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jared_j

3 - 4 Season convertible tent for Cascade summers?

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I'm interested in this tent:

 

http://sierradesigns.com/tents.display.php?id=65

 

This tent appeals to me because it is relatively spacious for its weight, and the 'convertibility' option is nice for ventilation and the occasional sub-alpine backpacking trip.

 

An experienced friend of mine suggested that most sturdy 3 - pole designed dome tents with a taut pitch and internal stabilizers (as this one has) would be adequate for summer mountaineering in the Cascades (e.g. Squawk Glacier on Baker, Kautz Glacier on Rainier in July). Do ya'll agree with this assertion?

 

I know that for utter bombproofness, I should be looking at something like the Trango 2, and for utter elegance, something from Hilleberg. But my budget isn't that big, and I'd like some versatility since I'm not spending every weekend in my tent.

 

Opinions about the above assertion as well as specific input in regards to this tent are very welcome. Thanks!

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I used a Sierra Designs 3 season tent up here for years. I was happy with it, but eventually the seams busted through. Mind you, I didn't do anything in the way of care for it beyond the occasional airing out.

 

I have found since then that I really don't need a tent all that often for summer trips here. I bring a tarp (a la Ray Jardine) for emergencies and that's it. But then, I am a very warm sleeper and bugs don't seem to like me much.

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I will never buy a sierra design tent again. The first time I took out mine I was sliding down a mountainside because wind gusts had ripped the guy lines off the tent. Granted the were strong winds but it can happen. Buy quality not the imitation of quality.

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I use a Black Diamond Betamid for 4 season mountaineering in the lower 48. It has been very adequate and has withstood some fairly strong storms on Rainier, Stuart etc. For the cost ($99) and the weight (2.2 lbs) it is hard to beat.

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I think for primarily summer use you should go with something cheaper and lighter. I guess the "fastpack" weight (whatever that means) isn't too heavy but why bother with a convertible tent for the summertime? If you're feeling brave buy a really light shelter (BD Megalite, for example) and save some serious weight.

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I already have a Ray Jardine - style tarp for super lightweight camping. That said, sometimes I have a preference for a true tent with floor.

 

Given this preference, I'm looking for versatility with an eye towards the structural integrity for dealing with possibly harsh conditions on the big volcanoes at high camps. Still, I'd like to be able to bust it out, say, for backpacking with my girlfriend (who isn't into tarp camping) or any condition when I think weather will push me to opt for more substantial shelter than a lightweight tarp.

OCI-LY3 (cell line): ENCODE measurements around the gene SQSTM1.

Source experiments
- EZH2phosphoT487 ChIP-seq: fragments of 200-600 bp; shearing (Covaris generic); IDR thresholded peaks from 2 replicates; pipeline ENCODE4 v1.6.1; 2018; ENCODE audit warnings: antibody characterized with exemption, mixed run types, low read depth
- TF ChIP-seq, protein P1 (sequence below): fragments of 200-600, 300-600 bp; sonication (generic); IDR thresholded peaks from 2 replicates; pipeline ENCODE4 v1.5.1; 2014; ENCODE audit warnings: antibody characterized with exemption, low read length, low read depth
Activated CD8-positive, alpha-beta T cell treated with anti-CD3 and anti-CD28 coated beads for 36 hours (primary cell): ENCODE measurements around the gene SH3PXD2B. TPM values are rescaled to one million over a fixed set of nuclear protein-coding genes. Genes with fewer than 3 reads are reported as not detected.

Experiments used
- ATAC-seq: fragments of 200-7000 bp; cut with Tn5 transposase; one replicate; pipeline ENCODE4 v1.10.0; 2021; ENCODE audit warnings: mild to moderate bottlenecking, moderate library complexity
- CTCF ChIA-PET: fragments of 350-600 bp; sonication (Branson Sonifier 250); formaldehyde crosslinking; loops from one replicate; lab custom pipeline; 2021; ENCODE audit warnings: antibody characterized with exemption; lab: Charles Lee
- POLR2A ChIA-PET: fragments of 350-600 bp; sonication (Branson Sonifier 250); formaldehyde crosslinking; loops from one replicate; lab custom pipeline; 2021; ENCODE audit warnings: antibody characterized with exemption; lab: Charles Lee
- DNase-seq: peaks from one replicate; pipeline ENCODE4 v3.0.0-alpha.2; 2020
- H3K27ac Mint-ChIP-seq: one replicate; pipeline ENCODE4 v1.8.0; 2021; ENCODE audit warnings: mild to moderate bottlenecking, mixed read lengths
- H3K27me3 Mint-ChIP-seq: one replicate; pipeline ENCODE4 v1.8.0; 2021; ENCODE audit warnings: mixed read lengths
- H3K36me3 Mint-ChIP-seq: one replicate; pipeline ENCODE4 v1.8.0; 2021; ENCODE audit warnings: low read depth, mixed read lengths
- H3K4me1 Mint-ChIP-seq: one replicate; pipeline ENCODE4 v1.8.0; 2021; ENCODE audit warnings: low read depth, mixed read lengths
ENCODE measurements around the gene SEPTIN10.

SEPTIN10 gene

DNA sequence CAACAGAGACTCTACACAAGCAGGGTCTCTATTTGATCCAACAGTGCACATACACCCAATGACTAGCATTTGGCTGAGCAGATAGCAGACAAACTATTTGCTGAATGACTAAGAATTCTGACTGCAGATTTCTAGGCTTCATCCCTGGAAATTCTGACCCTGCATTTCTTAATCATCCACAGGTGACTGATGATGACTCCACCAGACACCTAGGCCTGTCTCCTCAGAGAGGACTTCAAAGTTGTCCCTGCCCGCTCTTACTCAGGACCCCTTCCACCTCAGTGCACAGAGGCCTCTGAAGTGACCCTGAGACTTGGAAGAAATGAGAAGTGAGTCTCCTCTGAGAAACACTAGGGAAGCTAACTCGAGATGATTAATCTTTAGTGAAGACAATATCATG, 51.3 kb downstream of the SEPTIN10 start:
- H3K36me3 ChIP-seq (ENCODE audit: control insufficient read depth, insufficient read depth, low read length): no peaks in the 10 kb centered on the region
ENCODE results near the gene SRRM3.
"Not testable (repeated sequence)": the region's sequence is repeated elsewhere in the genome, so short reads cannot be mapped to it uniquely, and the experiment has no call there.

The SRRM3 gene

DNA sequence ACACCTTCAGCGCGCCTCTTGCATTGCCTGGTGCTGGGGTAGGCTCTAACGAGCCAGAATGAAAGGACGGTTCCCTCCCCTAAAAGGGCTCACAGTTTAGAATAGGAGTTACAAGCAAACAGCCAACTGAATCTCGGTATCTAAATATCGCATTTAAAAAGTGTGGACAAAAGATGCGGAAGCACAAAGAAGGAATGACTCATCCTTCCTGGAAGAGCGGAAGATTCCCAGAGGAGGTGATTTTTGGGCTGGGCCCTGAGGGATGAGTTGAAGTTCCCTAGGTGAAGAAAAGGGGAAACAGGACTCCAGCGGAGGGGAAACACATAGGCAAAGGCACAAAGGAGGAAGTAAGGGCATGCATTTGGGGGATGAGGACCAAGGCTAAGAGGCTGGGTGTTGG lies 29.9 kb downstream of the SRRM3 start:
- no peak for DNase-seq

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I have an Omega. They're great...for sea kayaking. You probably don't want to lug one around on your back.

 

For light alpine shelter that'll take a REASONABLE (not hurricane) wind, look up the Tarptent Squall. 2 persons, 2 lbs complete (pitched with your ski pole), single wall, full floor, full bug netting.

 

Is your criterian light weight, or bombproof durable? You'll need to decide this before buying if you want a full tent with netting and a floor.

 

FOr more durable 2 person shelter, I'm looking to pick up a Black Diamond Firstlight or Hilight with vestibule; roughly double the weight of the tarptent, and probably double the durability.

 

 

Edited by tvashtarkatena

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If you are just asking "Is a convertible 3/4 season tent adequate for summer mountaineering in the Cascades" then the answer is yes, in fact it's overkill.

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I have the Omega CD - bought in ~ 1998, and hasn't really been used since 1999. It might be light for it's strength, but I found it heavy enough to not want to haul it around. It's also quite bulky, so doesn't fit well into a smaller pack. The convertible option adds both weight and bulk, and it's a big 2 person....we squeezed 3 on Rainier, so pretty overkill for most stuff I do. The vestibule is also not particularly roomy (a common flaw of most SD tents).

 

Bottom line....too big and heavy to be a great summer tent, and the vestibule is too small to be a great winter tent. I've always regretted trying to get gear to cover a wide spectrum of applications as it doesn't tend to do anything really well, and I end up getting the more specialized stuff later.

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I already have a Ray Jardine - style tarp for super lightweight camping. That said, sometimes I have a preference for a true tent with floor.